Lab #2

Part One: Specific Event, Ideas

  1. Specific event: walking out of the metro and seeing a drunk, homeless woman on the ground, everyone including the STM officer staring blankly or ignoring her.
  2. Ideas, themes, questions: Why did we ignore the homeless woman? Guilt/Shame. Why do we distance ourselves emotionally from homeless people? Homelessness in Canada. Resources for homeless people. The cost of homelessness. Do we feel like the problem is too big to solve? How do the authorities treat and feel about homeless people? What beliefs do we have about homeless people that stop us from wanting to make a change? Is this a problem that can be solved? What can we do to help? Do people only help others when there’s something to gain? What will it take to convince people to make a change?

Part Two: Initial Research

Interesting sites I found:

Canada Could End Homelessness. And It’ll Only Cost You $46 A Year

There’s A Solution For Mental Health Homelessness In Canada — But It Needs Help

Money Spent on Homelessness Research Is Better Spent Housing People

Giving Homeless People With Mental Illness A Place To Live Works: Study

Salvation Army Report Reveals Public Perceptions about the Nation’s Homeless

Here at Home

Part Four: Writing about a particular experience

1. On my way out from the metro one Winter afternoon, I saw a woman lying on the floor. Her shirt was halfway up her stomach, her hair was in a messy ponytail, and she was wearing worn-out boots. She was facing the ceiling of the metro building with a tired look and laughing. Above her was an STM security guard, staring blankly ahead, unsure of what to do. When I reached the top of the escalator, I walked straight ahead, adjusting my earphones. The woman was yelling out as the security guard tried to help her up.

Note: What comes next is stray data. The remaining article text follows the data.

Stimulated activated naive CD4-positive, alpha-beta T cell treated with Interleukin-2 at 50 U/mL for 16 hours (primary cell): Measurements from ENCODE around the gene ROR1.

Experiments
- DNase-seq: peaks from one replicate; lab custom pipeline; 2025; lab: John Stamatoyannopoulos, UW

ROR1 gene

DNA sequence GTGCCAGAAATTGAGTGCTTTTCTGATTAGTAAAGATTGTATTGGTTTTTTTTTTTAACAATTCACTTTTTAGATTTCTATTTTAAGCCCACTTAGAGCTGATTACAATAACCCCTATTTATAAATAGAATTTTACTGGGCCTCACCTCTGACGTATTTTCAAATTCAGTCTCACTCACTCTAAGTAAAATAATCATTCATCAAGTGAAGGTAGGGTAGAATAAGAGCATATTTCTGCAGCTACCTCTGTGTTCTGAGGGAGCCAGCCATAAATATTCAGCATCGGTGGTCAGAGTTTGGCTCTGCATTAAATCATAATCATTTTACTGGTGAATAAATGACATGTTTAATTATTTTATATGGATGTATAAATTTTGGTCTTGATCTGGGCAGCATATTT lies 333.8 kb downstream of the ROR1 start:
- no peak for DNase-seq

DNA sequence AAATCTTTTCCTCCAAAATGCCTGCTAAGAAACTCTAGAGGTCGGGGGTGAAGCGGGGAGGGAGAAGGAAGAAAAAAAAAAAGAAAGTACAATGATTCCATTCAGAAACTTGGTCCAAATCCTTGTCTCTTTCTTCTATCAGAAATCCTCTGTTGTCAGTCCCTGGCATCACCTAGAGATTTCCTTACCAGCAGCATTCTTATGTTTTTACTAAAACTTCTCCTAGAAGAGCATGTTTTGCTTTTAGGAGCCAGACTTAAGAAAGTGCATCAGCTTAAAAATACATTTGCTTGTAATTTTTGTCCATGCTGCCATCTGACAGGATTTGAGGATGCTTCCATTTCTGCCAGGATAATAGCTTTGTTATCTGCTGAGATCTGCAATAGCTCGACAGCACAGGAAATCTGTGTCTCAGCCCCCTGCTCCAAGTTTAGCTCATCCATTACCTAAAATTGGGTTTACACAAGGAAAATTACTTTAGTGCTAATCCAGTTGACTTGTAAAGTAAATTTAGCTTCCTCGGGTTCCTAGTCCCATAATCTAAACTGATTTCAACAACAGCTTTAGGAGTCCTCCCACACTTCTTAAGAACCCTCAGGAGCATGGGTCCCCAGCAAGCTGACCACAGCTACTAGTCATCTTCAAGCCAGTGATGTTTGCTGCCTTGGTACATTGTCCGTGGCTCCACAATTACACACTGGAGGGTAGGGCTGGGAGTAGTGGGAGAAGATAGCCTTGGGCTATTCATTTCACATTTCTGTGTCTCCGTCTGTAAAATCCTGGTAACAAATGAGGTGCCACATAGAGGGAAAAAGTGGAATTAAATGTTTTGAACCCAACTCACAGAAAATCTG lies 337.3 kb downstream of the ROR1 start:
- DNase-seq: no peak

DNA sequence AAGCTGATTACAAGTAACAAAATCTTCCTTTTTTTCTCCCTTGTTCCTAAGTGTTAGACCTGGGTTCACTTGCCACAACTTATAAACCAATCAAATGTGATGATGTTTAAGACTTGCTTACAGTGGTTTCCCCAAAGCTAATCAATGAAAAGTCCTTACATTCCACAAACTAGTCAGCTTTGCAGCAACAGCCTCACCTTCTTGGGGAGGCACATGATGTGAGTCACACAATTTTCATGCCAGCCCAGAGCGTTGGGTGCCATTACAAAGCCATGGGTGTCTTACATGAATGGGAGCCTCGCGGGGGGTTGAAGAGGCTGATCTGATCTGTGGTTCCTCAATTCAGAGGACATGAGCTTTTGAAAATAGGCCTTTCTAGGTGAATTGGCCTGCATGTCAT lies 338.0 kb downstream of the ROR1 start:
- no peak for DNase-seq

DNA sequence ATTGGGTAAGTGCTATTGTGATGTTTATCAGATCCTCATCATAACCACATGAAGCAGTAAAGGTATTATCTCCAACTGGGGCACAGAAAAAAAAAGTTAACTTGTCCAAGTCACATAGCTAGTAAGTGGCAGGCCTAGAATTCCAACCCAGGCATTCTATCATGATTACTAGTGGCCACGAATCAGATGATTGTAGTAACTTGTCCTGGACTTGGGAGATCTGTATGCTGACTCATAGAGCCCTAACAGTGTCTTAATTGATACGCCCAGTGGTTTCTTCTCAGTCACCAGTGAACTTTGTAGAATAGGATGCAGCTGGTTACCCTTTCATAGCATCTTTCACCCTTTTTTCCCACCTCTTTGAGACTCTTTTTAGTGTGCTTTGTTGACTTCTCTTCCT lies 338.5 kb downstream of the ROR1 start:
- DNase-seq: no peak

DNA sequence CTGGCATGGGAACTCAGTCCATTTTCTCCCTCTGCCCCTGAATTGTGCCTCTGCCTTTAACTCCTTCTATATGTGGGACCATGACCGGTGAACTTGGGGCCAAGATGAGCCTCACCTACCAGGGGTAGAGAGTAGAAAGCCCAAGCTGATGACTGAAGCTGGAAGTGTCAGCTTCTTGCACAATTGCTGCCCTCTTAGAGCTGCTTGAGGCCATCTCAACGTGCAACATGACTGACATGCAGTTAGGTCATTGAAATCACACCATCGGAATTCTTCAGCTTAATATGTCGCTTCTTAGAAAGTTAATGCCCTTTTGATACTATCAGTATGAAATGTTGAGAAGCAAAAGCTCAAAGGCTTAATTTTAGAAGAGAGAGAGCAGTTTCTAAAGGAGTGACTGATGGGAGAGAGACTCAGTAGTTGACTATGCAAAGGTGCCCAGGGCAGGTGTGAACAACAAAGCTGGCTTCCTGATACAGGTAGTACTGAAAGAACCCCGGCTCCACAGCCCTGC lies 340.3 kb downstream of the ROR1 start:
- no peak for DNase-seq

2. On my way out of the metro one afternoon, I saw a woman lying on the floor. Her shirt was riding up, her hair was in a messy ponytail, and she was wearing worn-out boots. She was facing the ceiling with a tired look and laughing. Above her was an STM security guard, staring blankly ahead. I reached the top of the escalator and walked straight ahead. The woman was yelling at the security guard as he tried to help her up.

Part Five

On my way out of the metro, I walked passed a woman lying on the floor.

Part Six: Bad Writing Exercise

On my way out from the stuffy metro one cold Winter afternoon, I saw a helpless woman lying on the dirty, cold floor. Her shirt full of holes was halfway up her stomach, her brown, unwashed hair was in a big, messy ponytail, and she was wearing worn-out and untied winter boots. She was facing the yellow ceiling of the metro building with a tired look on her face and laughing like a hyena. Above her was a young STM security guard, staring blankly ahead at the other end of the metro, unsure of what to do. When I finally reached the top of the noisy escalator, I walked straight ahead and out the heavy metro doors, adjusting my uncomfortable Apple earphones. The woman was yelling out as the security guard tried to help her up.

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